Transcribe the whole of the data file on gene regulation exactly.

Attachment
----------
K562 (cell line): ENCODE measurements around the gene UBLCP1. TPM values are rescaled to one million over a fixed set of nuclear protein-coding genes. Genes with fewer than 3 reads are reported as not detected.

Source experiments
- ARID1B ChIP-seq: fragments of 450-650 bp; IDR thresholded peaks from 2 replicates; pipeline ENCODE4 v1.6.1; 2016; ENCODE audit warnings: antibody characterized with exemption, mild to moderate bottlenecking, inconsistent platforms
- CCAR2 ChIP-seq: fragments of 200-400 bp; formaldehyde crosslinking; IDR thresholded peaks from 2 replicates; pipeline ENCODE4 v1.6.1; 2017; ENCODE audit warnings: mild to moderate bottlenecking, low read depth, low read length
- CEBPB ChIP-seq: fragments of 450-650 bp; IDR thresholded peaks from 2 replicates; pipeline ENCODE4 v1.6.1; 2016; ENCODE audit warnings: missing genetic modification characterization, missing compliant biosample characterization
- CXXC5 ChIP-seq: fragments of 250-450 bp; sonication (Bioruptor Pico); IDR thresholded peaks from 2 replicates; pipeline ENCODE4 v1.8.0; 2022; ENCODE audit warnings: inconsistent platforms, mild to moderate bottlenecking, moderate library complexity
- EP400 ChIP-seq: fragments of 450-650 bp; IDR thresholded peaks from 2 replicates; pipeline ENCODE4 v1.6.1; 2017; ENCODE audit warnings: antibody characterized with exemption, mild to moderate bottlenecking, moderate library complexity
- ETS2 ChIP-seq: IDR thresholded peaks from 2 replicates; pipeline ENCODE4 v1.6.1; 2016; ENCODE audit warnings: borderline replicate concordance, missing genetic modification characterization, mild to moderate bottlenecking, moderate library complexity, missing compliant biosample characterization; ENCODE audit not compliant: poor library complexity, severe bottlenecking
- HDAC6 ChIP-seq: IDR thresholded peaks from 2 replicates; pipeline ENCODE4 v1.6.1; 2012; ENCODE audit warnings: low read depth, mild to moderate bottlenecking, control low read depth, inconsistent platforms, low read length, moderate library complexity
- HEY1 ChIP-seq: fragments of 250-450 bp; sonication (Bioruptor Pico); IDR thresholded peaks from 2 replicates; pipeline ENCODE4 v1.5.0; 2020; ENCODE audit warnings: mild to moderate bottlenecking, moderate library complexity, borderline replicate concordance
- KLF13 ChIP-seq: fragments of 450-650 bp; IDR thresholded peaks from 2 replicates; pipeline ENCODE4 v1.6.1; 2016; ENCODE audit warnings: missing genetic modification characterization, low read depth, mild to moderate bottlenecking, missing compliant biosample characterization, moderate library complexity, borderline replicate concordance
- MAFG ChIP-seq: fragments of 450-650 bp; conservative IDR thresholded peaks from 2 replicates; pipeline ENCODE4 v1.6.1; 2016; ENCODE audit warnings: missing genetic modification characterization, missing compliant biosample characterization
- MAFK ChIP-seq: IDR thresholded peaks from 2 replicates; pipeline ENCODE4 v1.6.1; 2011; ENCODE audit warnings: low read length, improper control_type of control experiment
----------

K562 (cell line): ENCODE measurements around the gene UBLCP1. TPM values are rescaled to one million over a fixed set of nuclear protein-coding genes. Genes with fewer than 3 reads are reported as not detected.

Source experiments
- ARID1B ChIP-seq: fragments of 450-650 bp; IDR thresholded peaks from 2 replicates; pipeline ENCODE4 v1.6.1; 2016; ENCODE audit warnings: antibody characterized with exemption, mild to moderate bottlenecking, inconsistent platforms
- CCAR2 ChIP-seq: fragments of 200-400 bp; formaldehyde crosslinking; IDR thresholded peaks from 2 replicates; pipeline ENCODE4 v1.6.1; 2017; ENCODE audit warnings: mild to moderate bottlenecking, low read depth, low read length
- CEBPB ChIP-seq: fragments of 450-650 bp; IDR thresholded peaks from 2 replicates; pipeline ENCODE4 v1.6.1; 2016; ENCODE audit warnings: missing genetic modification characterization, missing compliant biosample characterization
- CXXC5 ChIP-seq: fragments of 250-450 bp; sonication (Bioruptor Pico); IDR thresholded peaks from 2 replicates; pipeline ENCODE4 v1.8.0; 2022; ENCODE audit warnings: inconsistent platforms, mild to moderate bottlenecking, moderate library complexity
- EP400 ChIP-seq: fragments of 450-650 bp; IDR thresholded peaks from 2 replicates; pipeline ENCODE4 v1.6.1; 2017; ENCODE audit warnings: antibody characterized with exemption, mild to moderate bottlenecking, moderate library complexity
- ETS2 ChIP-seq: IDR thresholded peaks from 2 replicates; pipeline ENCODE4 v1.6.1; 2016; ENCODE audit warnings: borderline replicate concordance, missing genetic modification characterization, mild to moderate bottlenecking, moderate library complexity, missing compliant biosample characterization; ENCODE audit not compliant: poor library complexity, severe bottlenecking
- HDAC6 ChIP-seq: IDR thresholded peaks from 2 replicates; pipeline ENCODE4 v1.6.1; 2012; ENCODE audit warnings: low read depth, mild to moderate bottlenecking, control low read depth, inconsistent platforms, low read length, moderate library complexity
- HEY1 ChIP-seq: fragments of 250-450 bp; sonication (Bioruptor Pico); IDR thresholded peaks from 2 replicates; pipeline ENCODE4 v1.5.0; 2020; ENCODE audit warnings: mild to moderate bottlenecking, moderate library complexity, borderline replicate concordance
- KLF13 ChIP-seq: fragments of 450-650 bp; IDR thresholded peaks from 2 replicates; pipeline ENCODE4 v1.6.1; 2016; ENCODE audit warnings: missing genetic modification characterization, low read depth, mild to moderate bottlenecking, missing compliant biosample characterization, moderate library complexity, borderline replicate concordance
- MAFG ChIP-seq: fragments of 450-650 bp; conservative IDR thresholded peaks from 2 replicates; pipeline ENCODE4 v1.6.1; 2016; ENCODE audit warnings: missing genetic modification characterization, missing compliant biosample characterization
- MAFK ChIP-seq: IDR thresholded peaks from 2 replicates; pipeline ENCODE4 v1.6.1; 2011; ENCODE audit warnings: low read length, improper control_type of control experiment